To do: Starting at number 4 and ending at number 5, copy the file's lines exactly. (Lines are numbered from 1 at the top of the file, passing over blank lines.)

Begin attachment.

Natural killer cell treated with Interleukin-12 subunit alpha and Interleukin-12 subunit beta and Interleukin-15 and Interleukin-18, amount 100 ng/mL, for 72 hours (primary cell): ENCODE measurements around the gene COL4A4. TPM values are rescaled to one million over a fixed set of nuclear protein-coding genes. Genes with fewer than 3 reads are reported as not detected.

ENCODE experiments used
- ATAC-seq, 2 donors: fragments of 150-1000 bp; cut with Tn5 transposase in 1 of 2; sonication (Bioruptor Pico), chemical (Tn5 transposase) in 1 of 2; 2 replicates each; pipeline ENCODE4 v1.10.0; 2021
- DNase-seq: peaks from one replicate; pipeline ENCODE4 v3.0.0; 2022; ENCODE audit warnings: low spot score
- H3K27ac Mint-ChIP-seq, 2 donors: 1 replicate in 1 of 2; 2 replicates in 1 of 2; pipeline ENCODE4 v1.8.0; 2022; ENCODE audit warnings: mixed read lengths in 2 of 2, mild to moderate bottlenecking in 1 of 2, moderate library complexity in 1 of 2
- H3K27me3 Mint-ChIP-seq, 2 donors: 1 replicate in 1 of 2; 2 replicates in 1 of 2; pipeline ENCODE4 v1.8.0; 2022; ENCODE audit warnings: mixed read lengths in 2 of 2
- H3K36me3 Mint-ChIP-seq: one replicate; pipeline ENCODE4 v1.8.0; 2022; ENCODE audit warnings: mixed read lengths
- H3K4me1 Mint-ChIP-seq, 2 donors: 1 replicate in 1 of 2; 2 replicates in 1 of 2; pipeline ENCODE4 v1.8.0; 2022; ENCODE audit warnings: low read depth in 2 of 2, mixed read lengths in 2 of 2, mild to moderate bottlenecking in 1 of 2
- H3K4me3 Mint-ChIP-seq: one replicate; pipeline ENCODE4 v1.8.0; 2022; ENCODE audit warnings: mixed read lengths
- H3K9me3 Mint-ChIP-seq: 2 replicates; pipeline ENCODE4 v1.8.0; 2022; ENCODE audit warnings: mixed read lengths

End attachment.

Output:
- DNase-seq: peaks from one replicate; pipeline ENCODE4 v3.0.0; 2022; ENCODE audit warnings: low spot score
- H3K27ac Mint-ChIP-seq, 2 donors: 1 replicate in 1 of 2; 2 replicates in 1 of 2; pipeline ENCODE4 v1.8.0; 2022; ENCODE audit warnings: mixed read lengths in 2 of 2, mild to moderate bottlenecking in 1 of 2, moderate library complexity in 1 of 2